Who benefits from the emerging Israeli-Lebanese maritime deal?

Brig. Gen. (res.) Erez David Maisel says both nations win economically, but Hezbollah also wins by tightening its control over the Land of the Cedars.

The floating production, storage and offloading vessel at Israel's Karish gas reservoir off the coast of Haifa. Source: Twitter.
The floating production, storage and offloading vessel at Israel's Karish gas reservoir off the coast of Haifa. Source: Twitter.

The emerging Israeli-Lebanese maritime border and natural gas extraction deal, which has been closely mediated by the United States, will benefit both Lebanon and Israel financially, but also represents a victory for the Iranian-backed Hezbollah, a former IDF official says.

Brig. Gen. (res.) Erez David Maisel is a research fellow at the Israel Defense Forces’ History Department and the Alma Research and Education Center, which specializes in Israel’s security challenges on its northern border. He is also a former chief of the IDF’s International Cooperation Unit, which handles the army’s relations with other militaries.

Maisel told JNS that in addition to Lebanon and Israel, Europe will also gain from the accord in the making, as it will receive natural gas from Israel at a time when it is short of energy. He added that the presence of the two gas rigs next to each other, operated by the neighboring countries, could result in “mutually assured development” and help in stabilizing relations.

At the same time, he warned, the deal also represents “Hezbollah’s big win-win,” since it reinforces the control over Lebanon by the Shi’ite movement’s chief, Hassan Nasrallah.

Hezbollah’s power has grown and grown, with the terror faction/political party acquiring a de facto veto over the choice of the next Lebanese president (the election is scheduled for October 31), and without recognition by the Lebanese state of this veto, there will be no gas deal with Israel, he said. 

Additionally, Maisel said, Hezbollah has been able to strengthen its “resistance narrative” by claiming that the threat posed by the organization’s projectiles forced Israel to make concessions.

Maisel said the agreement is based on a draft hammered out in 2012 by U.S. mediator Frederic C. Hof, which was accepted by Israel but torpedoed by the Lebanese side.

“The current agreement is heavily influenced by the Karish [Israeli] gas field, the Qana [Lebanese] gas field prospect, the European scramble for energy resources as an alternative to Russia, and Hezbollah threats,” Maisel said.

He noted that the agreement addresses the demarcation of exclusive economic zones (EEZs) only, excluding any official Lebanese recognition of Israel or end to border disputes. It does not mention land boundaries including the Blue Line border, which is based on the UN-demarcated line of Israeli withdrawal in 2000, which fulfilled United Nations Security Council Resolution 425 (1978).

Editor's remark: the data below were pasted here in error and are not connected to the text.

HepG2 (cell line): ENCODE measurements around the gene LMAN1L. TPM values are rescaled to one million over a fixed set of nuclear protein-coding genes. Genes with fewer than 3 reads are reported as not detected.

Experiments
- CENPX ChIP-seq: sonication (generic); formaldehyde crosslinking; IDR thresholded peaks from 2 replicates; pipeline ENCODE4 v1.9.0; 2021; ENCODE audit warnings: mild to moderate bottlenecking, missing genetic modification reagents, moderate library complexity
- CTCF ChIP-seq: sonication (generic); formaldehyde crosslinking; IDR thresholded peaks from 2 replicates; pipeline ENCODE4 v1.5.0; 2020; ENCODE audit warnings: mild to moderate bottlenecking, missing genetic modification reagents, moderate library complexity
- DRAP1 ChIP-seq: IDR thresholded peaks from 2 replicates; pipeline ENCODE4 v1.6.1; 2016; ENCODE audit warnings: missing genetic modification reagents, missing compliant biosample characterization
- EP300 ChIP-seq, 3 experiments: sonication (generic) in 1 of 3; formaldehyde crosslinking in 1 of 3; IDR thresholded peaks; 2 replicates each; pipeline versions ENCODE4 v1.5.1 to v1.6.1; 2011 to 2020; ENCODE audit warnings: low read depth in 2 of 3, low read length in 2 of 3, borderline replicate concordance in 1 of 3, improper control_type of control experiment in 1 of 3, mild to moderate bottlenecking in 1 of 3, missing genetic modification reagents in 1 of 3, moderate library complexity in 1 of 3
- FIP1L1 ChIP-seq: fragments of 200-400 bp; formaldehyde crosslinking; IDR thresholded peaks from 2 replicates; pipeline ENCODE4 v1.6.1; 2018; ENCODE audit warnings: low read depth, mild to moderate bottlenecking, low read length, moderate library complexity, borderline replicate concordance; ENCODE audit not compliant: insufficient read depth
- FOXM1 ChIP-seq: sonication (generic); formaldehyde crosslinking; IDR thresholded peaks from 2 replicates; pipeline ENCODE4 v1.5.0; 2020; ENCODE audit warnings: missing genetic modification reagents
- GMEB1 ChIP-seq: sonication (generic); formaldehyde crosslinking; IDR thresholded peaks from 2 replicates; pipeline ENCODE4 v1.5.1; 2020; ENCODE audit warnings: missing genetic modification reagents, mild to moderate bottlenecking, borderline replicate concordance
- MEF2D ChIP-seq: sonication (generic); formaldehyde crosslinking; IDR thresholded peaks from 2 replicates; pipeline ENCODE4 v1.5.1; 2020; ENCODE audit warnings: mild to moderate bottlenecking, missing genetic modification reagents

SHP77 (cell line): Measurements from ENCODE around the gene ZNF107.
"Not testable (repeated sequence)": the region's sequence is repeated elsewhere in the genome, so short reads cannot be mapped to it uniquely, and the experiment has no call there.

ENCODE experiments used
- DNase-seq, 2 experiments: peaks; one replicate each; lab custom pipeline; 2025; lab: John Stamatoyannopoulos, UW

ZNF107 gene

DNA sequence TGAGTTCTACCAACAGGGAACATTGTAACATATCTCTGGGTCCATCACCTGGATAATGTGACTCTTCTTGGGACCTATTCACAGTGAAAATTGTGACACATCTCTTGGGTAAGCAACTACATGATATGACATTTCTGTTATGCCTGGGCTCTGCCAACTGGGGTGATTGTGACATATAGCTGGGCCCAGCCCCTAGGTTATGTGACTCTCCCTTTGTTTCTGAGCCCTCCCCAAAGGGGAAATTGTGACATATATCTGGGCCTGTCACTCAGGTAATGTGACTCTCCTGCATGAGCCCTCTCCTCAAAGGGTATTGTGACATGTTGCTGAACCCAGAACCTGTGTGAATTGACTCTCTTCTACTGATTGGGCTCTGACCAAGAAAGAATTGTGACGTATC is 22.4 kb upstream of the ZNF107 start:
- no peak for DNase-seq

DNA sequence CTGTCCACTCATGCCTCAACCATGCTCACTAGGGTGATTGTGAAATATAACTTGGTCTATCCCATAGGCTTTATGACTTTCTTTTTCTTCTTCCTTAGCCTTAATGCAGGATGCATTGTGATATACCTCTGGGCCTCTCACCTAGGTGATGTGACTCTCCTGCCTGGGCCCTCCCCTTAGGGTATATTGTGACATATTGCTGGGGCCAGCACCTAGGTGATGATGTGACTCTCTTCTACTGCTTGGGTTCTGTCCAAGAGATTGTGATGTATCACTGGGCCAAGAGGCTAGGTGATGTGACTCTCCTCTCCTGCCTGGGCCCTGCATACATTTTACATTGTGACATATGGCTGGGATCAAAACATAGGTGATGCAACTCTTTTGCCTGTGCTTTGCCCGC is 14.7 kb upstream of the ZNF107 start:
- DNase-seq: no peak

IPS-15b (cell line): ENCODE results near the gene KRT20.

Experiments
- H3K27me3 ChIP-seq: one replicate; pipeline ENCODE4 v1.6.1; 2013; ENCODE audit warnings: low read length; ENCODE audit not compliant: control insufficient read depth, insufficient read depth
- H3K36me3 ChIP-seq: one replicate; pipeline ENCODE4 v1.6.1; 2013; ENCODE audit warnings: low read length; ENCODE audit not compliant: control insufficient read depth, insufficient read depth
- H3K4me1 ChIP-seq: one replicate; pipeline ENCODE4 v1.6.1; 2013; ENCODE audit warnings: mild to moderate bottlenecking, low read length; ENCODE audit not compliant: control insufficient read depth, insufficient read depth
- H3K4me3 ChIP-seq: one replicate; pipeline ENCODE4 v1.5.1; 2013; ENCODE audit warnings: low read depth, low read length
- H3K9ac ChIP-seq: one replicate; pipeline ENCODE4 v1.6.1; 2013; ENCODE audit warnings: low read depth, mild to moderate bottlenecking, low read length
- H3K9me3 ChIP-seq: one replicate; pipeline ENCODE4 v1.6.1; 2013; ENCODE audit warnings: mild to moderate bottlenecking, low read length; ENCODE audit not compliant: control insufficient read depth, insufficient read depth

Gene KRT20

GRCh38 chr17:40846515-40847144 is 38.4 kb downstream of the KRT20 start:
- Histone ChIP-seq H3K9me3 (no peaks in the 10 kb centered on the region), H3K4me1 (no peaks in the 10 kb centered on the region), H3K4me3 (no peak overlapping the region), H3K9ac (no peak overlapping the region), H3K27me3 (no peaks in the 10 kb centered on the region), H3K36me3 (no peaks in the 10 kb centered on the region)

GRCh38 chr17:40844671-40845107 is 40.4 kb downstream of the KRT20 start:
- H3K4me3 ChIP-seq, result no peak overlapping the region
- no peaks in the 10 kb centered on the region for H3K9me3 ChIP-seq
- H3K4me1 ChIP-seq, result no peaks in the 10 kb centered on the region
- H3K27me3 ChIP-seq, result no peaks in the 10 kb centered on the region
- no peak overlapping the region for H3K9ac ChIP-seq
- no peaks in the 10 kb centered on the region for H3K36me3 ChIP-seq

The agreement is essentially being signed between Israel and the U.S., and between Lebanon and the U.S., and will be deposited with the United Nations, Maisel said. It is not a bilateral deal, he emphasized. 

The agreement reflects American and European recognition of Israel’s maritime boundaries surrounding Haifa Bay and preserves the status quo around the Rosh Haniqra border area while denying Hezbollah a presence there, and maintaining a presence by the United Nations Interim Force in Lebanon at the site, the former IDF official said.

The deal draws a border between the two exclusive economic zones based on a boundary known as Line 23, and awards a disputed area of around 840 square kilometers, to Lebanon, while recognizing Israel’s claim to royalties from the section of the Qana gas field that extends into Israel’s exclusive economic zone.

The accord, again if finalized, will also mean that Israel can immediately extract natural gas from Karish, via the Greek-British Energean company’s floating rig, without needing to prepare for a significant security escalation or a war with Hezbollah. 

It also will enable Lebanon to have France’s TotalEnergies SE company begin mapping the location of offshore reserves, though several years are likely to pass before gas begins flowing to Lebanon from the Qana field.

In a report published by the Alma Center, Maisel drew attention to Lebanon’s domestic reality and its influence on the negotiations, stating that the country’s elites are vying to maintain their privileges and interests “in the face of the collapse of the Lebanese state, dire economic straits of the Lebanese, worsening Christian and ‘moderate’ Shi’ite (pro-Amal) demographics, and a growing lack of country-wide governance.”

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